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Chess forms a common connection between two eras in this novel, as it flits seamlessly between the 5th and 21st centuries

Raja Vijayendra mounted the royal white steed. He withdrew his blood-stained sword from a jewelled scabbard. A hundred men in tunics flashed gleaming round shields. A handful wore breastplates and helmets.
Harshavardhan’s brown horse snorted. He patted the animal twice.
The men raised their weapons. The horses seemed to neigh in response. Dark clouds passed above them all.

‘Banish fear from your brave souls,’ Samudrasen said as his sword panned over what was left of his army. ‘I promise you,’ he yanked the horse’s reins with his left hand, ‘we will die another day. Tonight, fight knowing that victory is ours.’

A gangly soldier ran three steps and hurled the first spear towards the heavens.
Vijayendra and Samudrasen charged ahead. Horse riders with swords, foot soldiers with spears and steel bows and the two surviving elephants, all stormed forward in unison.
The enemy was stationed a thousand paces beyond the hillocks. Only now were the Svetahuna soldiers remounting their horses.
‘To the hillocks,’ Samudrasen bellowed.
The horses’ hooves kicked up mud from the damp soil. The elephants trumpeted. Curses were hurled at the Svetahuna warriors.
Wind streamed past Harshavardhan’s long hair. He bent low on his horse, so low that when the horse jumped over a rock, its body struck Harshavardhan’s jaw.
A hundred weapons stayed pointed in one direction.
Harshavardhan gripped his horse’s hair. Perhaps this would work.
Through the corner of his right eye, he spotted a Svetahuna man in a curved helmet on the right-most hillock. The man took aim and let loose an arrow.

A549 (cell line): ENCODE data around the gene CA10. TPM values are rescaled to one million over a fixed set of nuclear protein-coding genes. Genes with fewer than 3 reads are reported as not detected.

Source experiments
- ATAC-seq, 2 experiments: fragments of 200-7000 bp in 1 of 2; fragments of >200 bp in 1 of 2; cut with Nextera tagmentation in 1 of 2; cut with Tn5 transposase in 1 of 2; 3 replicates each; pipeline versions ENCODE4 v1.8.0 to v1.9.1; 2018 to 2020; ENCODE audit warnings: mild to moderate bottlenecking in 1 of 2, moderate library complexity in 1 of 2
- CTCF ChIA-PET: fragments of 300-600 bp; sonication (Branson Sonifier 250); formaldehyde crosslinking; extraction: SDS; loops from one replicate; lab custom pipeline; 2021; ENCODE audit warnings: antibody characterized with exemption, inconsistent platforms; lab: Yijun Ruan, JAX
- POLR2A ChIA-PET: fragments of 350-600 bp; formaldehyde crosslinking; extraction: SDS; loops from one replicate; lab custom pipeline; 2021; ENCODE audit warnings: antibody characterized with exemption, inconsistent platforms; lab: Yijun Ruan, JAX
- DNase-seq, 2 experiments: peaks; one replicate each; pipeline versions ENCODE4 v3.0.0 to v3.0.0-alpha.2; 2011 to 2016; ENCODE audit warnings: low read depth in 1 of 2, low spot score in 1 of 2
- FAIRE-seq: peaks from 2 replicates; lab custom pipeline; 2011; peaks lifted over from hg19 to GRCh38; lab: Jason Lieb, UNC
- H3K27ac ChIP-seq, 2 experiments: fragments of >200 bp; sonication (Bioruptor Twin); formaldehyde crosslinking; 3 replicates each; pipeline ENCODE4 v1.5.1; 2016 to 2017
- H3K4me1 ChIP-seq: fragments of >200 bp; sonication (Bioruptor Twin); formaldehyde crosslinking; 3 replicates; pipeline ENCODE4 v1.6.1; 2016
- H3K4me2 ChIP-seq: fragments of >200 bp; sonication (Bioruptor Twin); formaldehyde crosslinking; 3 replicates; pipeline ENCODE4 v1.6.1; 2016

Samudrasen screamed. He yanked the arrow from his right leg.
‘Fling the spear,’ he shouted at a horse rider.
The horse rider missed and received the next arrow in his chest.

Another Svetahuna archer appeared on the left-most hillock. And a third, on the central one.

‘Samudrasen,’ Raja Vijayendra cried out from his faltering horse, ‘we are too late.’
‘Do not call off the attack,’ Samudrasen shouted.
‘What?’
‘Push forward,’ Samudrasen speared a Svetahuna. ‘I will create a diversion.’
An arrow whizzed inches over Harshavardhan’s head. Samudrasen looked over his shoulder at him.
‘Protect our heritage,’ Samudrasen flung the red cloth at Harshavardhan. ‘You are now in command.’
Harshavardhan caught the ashtapada. No raja who possessed it had ever lost.
Samudrasen threw a smile at Raja Vijayendra. ‘May the world remember this night for centuries.’

Past the hillocks, a man in heavy armour barked at the Svetahuna soldiers. Samudrasen surged out between the left and middle hillocks straight at him. The archers on the middle hillock released a dozen arrows. Only one got Samudrasen, in the left leg.

The archers ran down the hillock. This time, they got him in the back.
Samudrasen sped towards the man in heavy armour with a raised sword.
‘Seize the middle,’ Vijayendra shouted. ‘Fight for your lives.’
His footsoldiers made for the hillocks.
At that moment, Samudrasen let out a cry.
Harshavardhan strained his eyes.